“You know, when Video Arts asked me if I'd like to talk about creativity I said "no problem!" No problem! Because telling people how to be creative is easy, it's only being it that's difficult”
So began John Cleese's 1991 lecture on creativity. (Transcript available here: News Genius: Lecture on Creativity.) I happened to stumble on this lecture late one night when I couldn't sleep. Cleese is best known for his work in Monty Python, which gives him great experience to talk about creativity because, as he states, he has been watching and working with creative people for most of his career. Cleese believes that creativity is not a talent, but rather a way of operating in the world and to foster creativity in oneself there are five factors that need to available to inspire more creative thinking: space, time, time, confidence and humor. With these factors in place, people are more open to possibilities and playful exploration which leads to creative thinking.
As I was watching the video, I immediately thought about the institution of schooling and how, in modern times, the institution of schooling has fostered the complete opposite. Which is unfortunate, because Dr Richard Florida has stated, “Creativity is the new economy.” We are no longer living in an industrial society focused on manufacturing as we have out-sourced that to countries who can do it cheaper. Although the service industry will always be a part of our society, it is not the biggest economic driving factor in the US, nor is bartering in knowledge. Instead, according to Dr. Florida, what will be important in America's future is the development of innovative ideas and support for creative thinking.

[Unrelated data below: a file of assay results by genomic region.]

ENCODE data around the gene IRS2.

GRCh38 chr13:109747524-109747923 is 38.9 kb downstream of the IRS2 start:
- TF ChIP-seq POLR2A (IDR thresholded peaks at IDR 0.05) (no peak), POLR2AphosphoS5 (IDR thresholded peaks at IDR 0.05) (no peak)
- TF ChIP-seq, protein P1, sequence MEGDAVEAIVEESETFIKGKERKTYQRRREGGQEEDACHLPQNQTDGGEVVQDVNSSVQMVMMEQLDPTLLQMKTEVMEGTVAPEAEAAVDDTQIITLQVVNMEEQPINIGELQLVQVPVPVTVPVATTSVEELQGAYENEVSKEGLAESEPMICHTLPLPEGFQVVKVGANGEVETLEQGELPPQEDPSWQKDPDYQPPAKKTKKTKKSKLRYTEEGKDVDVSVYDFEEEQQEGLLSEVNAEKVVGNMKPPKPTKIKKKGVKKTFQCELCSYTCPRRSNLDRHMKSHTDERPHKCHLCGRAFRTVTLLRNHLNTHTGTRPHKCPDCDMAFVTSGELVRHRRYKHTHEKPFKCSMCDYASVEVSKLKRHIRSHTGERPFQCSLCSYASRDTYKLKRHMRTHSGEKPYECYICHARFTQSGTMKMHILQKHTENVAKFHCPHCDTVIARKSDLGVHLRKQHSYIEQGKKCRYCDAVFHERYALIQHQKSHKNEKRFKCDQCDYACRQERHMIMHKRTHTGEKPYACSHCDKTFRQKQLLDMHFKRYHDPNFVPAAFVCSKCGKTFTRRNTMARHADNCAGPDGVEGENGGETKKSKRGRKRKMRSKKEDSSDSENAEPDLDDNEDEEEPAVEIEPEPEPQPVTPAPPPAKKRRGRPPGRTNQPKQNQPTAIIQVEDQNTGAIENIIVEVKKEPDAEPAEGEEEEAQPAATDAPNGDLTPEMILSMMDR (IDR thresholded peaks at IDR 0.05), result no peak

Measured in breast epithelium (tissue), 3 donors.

So, returning to John Cleese, what are the five factors that foster creative thinking? And, I might add, how might classrooms foster this?
- Space – Cleese means both a physical space and a mental space free from the usual pressures of performance and interruptions. In practical terms, this means creating an environment without distractions of noise, social media, gossip, TV and other screens, and the anxiety of “doing it right.” Children used to have a creative space like this during recess – where they could choose what to do and how to do it. Unfortunately, there is less recess time and even the recess time available has been more structured. As children become older, there is even less unstructured, unpressured spaces available in middle and high school.
- Time – Not only is an open, undisturbed space needed but adequate time dedicated to playful creativity. Cleese suggests at least 90 minutes, because in the first 30 minutes, the mind will race with all the things we think we need to do “Because, as we all know, it's easier to do trivial things that are urgent than it is to do important things that are not urgent, like thinking. And it's also easier to do little things we know we can do, than to start on big things that we're not so sure about.” Envision this – taking 90 minutes a week to think, ponder and imagine. Now envision providing 90 minutes a week for students to do the same thing!